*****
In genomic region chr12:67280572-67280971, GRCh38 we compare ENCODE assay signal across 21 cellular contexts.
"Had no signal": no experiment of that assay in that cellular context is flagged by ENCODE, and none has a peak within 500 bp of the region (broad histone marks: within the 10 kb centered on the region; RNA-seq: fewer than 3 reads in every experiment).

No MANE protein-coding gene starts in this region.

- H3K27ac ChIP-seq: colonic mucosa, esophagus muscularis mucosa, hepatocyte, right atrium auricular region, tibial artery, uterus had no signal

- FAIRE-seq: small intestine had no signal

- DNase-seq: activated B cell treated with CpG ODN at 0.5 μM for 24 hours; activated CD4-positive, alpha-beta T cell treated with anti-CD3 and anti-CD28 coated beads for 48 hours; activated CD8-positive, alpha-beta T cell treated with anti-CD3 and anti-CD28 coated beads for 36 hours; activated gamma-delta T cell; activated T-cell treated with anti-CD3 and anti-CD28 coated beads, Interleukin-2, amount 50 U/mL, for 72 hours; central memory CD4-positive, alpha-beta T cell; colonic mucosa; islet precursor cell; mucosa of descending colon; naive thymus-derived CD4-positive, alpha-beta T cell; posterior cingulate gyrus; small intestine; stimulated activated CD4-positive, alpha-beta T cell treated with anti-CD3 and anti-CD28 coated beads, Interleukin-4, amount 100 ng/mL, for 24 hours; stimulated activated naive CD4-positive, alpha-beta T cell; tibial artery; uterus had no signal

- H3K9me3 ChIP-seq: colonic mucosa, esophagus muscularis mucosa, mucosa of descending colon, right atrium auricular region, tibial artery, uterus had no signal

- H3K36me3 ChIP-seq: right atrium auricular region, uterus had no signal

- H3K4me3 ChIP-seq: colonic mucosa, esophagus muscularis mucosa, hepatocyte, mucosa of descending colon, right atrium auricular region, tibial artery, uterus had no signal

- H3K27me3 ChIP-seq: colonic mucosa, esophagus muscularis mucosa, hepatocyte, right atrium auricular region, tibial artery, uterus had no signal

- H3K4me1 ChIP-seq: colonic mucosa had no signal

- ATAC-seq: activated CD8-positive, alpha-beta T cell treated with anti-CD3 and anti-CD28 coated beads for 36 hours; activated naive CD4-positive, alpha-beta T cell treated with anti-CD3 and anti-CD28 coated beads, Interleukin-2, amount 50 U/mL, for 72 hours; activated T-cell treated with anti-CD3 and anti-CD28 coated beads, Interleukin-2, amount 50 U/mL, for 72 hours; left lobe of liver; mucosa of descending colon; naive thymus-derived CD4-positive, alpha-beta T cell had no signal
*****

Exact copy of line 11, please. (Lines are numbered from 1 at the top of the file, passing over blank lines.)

- H3K4me1 ChIP-seq: colonic mucosa had no signal